Emboldened by a successful IPO, Roku is reducing the price on the next generation of its best video streaming player in an attempt to fend off competitive threats from Apple and Amazon.
The latest Roku Ultra player [pictured above] announced Monday will sell for $100. That's a 23 percent decrease from the Roku Ultra released last year, a device that had been selling for $130 until a recent clearance sale.
Roku is also upgrading an array of other streaming devices, priced from $29 to $70, less than week after completing an initial public offering of stock that raised $219 million for the Los Gatos, California, company. In vote of confidence, Roku's stock has already nearly doubled from its IPO price of $14.
Roku vs. Apple
Even with that strong start on Wall Street, Roku still only has a market value of $2.5 billion, making it a relative David battling two Goliaths in Apple ($800 billion market value) and Amazon ($462 billion). Roku also still hasn't turned a profit.
But the price cut on the Roku Ultra could make it tougher for Apple to win over video streaming fans with its just released player featuring super-sharp "4K" video -- a step up from standard high definition. The new Apple TV player costs almost $180, up from almost $150 for an earlier model without 4K.
The Roku Ultra also plays 4K video and offers more streaming channels than Apple TV, but it isn't compatible with Apple's own video store or Apple's music subscription service.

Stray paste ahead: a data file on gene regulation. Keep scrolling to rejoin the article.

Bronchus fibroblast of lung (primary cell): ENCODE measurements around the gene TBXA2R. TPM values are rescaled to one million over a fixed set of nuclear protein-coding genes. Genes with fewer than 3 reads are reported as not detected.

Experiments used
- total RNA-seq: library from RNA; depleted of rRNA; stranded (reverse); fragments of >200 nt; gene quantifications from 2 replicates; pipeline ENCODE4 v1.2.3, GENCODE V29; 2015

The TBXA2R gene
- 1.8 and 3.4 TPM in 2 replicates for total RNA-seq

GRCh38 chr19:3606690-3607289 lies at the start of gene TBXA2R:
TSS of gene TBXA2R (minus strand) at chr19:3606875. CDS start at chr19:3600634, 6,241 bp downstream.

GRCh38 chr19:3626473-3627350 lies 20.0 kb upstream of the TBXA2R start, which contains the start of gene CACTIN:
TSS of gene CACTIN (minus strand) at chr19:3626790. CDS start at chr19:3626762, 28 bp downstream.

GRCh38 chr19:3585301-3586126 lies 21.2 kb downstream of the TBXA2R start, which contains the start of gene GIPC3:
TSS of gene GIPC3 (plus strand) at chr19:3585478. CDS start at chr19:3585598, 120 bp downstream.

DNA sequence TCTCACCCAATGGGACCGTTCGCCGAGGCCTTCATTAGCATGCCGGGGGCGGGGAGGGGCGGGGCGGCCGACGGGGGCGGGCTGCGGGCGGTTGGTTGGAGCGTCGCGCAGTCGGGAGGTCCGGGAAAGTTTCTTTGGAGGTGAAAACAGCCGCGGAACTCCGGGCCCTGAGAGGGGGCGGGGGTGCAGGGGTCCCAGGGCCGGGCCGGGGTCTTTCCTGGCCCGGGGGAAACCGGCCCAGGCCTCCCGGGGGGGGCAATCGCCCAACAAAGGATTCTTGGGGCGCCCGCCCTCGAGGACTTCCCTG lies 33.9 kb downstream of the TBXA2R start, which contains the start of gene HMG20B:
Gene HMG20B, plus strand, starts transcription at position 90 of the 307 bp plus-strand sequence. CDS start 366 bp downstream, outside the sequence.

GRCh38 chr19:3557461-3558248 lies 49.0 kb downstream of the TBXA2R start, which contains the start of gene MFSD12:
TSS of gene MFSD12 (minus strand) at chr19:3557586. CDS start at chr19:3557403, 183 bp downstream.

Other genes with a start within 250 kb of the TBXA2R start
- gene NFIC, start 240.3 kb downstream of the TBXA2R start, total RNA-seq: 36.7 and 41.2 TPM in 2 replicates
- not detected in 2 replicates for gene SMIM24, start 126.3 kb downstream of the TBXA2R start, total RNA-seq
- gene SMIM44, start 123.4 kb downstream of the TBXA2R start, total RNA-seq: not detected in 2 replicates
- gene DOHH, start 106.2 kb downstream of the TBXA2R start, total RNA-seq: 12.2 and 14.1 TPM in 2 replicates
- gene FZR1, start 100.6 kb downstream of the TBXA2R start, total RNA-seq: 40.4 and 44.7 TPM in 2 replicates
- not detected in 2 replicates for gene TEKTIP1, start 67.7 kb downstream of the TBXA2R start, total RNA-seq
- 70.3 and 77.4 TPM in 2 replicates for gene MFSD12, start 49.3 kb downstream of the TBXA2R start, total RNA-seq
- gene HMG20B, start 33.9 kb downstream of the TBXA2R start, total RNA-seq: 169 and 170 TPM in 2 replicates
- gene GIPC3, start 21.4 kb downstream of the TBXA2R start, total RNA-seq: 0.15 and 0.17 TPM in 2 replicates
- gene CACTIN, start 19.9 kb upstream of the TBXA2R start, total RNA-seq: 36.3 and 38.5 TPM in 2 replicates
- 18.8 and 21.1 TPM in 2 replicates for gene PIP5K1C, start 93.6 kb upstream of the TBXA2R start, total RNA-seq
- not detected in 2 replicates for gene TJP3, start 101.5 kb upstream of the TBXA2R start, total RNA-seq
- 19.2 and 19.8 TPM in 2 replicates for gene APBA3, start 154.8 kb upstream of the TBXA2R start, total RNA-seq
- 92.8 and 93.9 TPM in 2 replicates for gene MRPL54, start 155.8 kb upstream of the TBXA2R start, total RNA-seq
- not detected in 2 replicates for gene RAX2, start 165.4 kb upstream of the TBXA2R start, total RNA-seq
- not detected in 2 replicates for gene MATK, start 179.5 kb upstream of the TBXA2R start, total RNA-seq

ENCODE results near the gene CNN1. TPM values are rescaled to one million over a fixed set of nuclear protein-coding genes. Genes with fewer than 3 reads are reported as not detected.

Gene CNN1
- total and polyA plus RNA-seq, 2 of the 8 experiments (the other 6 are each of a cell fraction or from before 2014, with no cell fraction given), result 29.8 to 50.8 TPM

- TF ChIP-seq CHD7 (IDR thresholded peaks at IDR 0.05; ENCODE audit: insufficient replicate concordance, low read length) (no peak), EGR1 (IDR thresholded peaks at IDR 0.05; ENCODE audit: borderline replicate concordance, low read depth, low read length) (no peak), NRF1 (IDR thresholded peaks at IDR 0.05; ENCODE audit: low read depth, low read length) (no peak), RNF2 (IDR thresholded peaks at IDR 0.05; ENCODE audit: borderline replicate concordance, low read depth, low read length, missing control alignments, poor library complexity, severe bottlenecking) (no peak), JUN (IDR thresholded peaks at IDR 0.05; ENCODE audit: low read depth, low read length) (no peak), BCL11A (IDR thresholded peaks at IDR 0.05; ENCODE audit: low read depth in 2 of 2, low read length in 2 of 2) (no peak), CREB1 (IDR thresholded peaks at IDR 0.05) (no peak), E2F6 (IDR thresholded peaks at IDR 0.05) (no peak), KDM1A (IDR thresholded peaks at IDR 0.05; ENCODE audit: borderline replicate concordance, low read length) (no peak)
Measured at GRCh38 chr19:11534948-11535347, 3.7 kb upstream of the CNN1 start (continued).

Apple is counting on those services to justify its higher priced Apple TV for the tens of millions of consumers hooked on its iPhones, iPads and Mac computers.
Roku vs. the Rest
The Roku Ultra is still more expensive than the next generation of Amazon's Fire TV streaming player. Amazon last week announced that the latest Fire TV model with 4K video will sell for $70, down from $100 previously.
Meanwhile, computer chip maker Nvidia is trying to make its own splash with a Shield streaming player that it rolled out two years ago.
The next generation of the Shield player comes equipped with Google's digital assistant to find and navigate through video with voice commands while also providing on-screen answers to many questions. It also sells for almost $180.
Apple's digital assistant, Siri, can be used to control its streaming player while Amazon's assistant, Alexa, works with Fire TV.
Although it is much smaller than its rivals, Roku is the leading seller of video streaming players in the U.S. with a 37 percent share of the market, according to the research firm Park Associates.
Amazon has been gaining ground with a 24 percent share, up from 16 percent last year. Apple's share stands at 15 percent, which also trails Google's Chromecast streaming device at 18 percent.
There's still ample room for growth. Park Associates estimates that two-thirds of U.S. households still don't have a video streaming player.
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